On President Trump pushing an unfounded conspiracy theory claiming the 75-year-old man in Buffalo, who was pushed down by police officers, is part of antifa

“We did not find evidence of that. I know reporter Alex Kasprak looked into the story, for example, of Martin Gugino, the 75-year-old man who was shoved to the ground by the Buffalo Emergency Response Team. These ridiculous rumors circulated that not only was he supposedly an antifa agitator, not true, but apparently he was attempting to scan police communications simply by waving his cell phone in front of them.

“I mean, the idea that you could somehow intercept or jam or scramble police communications by waving your smartphone in front of somebody's body, like that just doesn't make any sense. But there were reports out there that confused comments from a press conference with the mayor of Buffalo calling someone else an agitator. Completely different person, different circumstance, adjacent to the Martin Gugino event. So reports mischaracterized his comments as being about Gugino. That's just a sad example of when a mistake becomes a meme and a rumor and spreads faster than the correction.”

On a video claiming that protesters vandalized a children’s hospital in Texas

“Another great example of when this just tiniest morsel of fact gets served up in this casserole of misinformation and then you don't know what's what anymore. A video surfaced that did show protesters throwing objects at a sky bridge between two high rise buildings. And it was not Texas Children's Hospital. It's a completely different neighborhood. But again, that slight tweak between saying a building was being vandalized and seeing a children's hospital being vandalized. It gives it that emotional edge that is more likely to capture people's attention and get them to share it.”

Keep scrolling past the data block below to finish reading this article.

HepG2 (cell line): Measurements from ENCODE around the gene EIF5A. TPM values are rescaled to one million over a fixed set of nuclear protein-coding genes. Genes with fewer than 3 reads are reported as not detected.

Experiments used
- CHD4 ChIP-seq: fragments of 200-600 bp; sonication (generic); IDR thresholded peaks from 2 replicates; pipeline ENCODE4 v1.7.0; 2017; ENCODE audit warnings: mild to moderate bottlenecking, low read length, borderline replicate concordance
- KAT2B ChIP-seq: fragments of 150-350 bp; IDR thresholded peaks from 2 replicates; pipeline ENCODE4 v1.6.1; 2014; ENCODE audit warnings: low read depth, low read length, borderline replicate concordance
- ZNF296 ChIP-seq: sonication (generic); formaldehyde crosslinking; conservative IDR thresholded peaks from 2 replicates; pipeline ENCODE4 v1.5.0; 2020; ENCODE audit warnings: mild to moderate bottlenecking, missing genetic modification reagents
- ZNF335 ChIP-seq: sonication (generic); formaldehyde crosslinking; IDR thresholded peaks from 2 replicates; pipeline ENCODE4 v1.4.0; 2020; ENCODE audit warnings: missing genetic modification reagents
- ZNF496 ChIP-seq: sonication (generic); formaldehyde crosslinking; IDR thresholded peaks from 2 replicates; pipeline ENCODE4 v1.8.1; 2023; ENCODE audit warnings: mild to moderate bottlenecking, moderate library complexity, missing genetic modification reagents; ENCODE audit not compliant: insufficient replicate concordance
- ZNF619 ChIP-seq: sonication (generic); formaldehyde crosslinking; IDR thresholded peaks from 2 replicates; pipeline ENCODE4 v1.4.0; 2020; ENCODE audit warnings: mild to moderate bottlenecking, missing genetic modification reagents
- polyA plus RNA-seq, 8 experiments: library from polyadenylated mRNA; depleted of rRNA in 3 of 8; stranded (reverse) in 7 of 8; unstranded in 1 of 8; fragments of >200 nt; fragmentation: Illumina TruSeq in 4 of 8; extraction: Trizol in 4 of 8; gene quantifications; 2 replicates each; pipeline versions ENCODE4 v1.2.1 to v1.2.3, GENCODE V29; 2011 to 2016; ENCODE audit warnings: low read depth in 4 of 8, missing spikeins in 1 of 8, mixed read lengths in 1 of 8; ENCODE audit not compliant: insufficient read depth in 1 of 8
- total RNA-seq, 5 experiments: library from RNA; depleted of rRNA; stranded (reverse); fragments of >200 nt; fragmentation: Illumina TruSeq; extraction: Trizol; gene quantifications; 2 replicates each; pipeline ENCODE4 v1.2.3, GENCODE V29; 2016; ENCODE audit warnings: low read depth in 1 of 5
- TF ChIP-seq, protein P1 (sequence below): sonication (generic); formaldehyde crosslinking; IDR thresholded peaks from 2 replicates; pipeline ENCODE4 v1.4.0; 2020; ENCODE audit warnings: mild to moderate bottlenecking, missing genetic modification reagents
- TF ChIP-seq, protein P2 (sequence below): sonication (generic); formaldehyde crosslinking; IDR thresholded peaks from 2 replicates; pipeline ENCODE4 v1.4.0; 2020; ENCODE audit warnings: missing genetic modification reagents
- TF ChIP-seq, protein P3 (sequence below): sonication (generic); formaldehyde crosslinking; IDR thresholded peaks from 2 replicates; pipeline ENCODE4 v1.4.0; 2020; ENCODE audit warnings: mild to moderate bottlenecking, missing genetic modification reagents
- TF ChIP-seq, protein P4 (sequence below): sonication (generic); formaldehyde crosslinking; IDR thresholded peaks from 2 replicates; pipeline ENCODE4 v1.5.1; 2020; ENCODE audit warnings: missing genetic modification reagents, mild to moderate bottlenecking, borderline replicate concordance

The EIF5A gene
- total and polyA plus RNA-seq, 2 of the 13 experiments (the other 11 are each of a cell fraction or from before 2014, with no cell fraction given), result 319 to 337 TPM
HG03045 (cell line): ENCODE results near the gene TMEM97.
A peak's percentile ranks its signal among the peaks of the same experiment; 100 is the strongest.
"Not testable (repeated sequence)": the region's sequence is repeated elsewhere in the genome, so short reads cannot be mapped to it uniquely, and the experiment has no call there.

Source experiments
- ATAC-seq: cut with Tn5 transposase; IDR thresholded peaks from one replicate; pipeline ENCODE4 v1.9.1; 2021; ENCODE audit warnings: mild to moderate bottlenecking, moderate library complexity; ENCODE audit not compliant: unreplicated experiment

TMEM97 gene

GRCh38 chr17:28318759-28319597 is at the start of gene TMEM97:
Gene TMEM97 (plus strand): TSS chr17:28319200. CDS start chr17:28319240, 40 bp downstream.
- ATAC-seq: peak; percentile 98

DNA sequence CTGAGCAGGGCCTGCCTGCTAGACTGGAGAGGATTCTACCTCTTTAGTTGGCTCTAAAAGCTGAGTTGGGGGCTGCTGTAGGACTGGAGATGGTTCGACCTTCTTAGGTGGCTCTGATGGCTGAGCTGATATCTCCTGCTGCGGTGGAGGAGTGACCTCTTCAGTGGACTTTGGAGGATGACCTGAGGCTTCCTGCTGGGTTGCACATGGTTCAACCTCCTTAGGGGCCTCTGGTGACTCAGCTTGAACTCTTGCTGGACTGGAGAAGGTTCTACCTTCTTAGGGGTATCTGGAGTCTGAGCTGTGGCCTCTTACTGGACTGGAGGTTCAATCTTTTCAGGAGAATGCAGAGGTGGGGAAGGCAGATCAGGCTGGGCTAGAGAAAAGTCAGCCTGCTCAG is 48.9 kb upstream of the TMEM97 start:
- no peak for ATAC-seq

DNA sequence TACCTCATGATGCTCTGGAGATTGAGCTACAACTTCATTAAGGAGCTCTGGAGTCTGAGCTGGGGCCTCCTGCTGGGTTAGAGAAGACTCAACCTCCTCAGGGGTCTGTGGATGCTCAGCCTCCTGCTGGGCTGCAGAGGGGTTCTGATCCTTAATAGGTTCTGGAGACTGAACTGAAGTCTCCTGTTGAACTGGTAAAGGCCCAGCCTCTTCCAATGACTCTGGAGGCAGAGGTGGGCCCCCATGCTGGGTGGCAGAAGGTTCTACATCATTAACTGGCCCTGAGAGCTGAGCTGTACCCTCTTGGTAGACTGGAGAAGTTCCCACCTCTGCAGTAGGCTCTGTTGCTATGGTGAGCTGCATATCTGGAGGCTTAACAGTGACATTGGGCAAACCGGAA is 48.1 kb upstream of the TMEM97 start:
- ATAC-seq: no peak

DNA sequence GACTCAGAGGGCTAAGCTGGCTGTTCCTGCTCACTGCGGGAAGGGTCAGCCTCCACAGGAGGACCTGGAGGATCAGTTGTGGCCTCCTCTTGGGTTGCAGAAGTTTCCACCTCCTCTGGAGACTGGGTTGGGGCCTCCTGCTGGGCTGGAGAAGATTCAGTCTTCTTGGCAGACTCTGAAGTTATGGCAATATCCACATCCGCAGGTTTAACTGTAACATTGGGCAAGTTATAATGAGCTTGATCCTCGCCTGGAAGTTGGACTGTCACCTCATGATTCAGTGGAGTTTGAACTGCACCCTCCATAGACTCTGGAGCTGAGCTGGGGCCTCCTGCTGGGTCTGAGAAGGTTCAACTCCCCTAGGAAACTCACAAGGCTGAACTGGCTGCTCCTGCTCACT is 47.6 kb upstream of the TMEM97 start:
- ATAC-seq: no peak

On a doctored picture that’s circulating on social media showing the Lincoln Memorial defaced with graffiti with Trayvon Martin’s name and “Black + Brown Lives Matter” scrawled across 

“Didn't happen. Now, there has been graffiti on national monuments and certainly pertaining to this issue, but not the Lincoln Memorial, not the image that we fact check showed the Lincoln Memorial absolutely covered tip to toe. We did not find evidence that that is true.”

On how people react to Snope’s fact checks 

“We get a range of emotions in the responses to our content. But absolutely, a lot of readers do send genuine thanks for the information that we provide and some even come clean that they've been corrected by friends or family who sent them to us. And they've been really grateful to find the sort of measured, informative response that we're not here to guilt or shame. We just want to understand.”


Karyn Miller-Medzon produced and edited this interview for broadcast with Peter O'DowdSerena McMahon adapted it for the web.

This segment aired on June 17, 2020.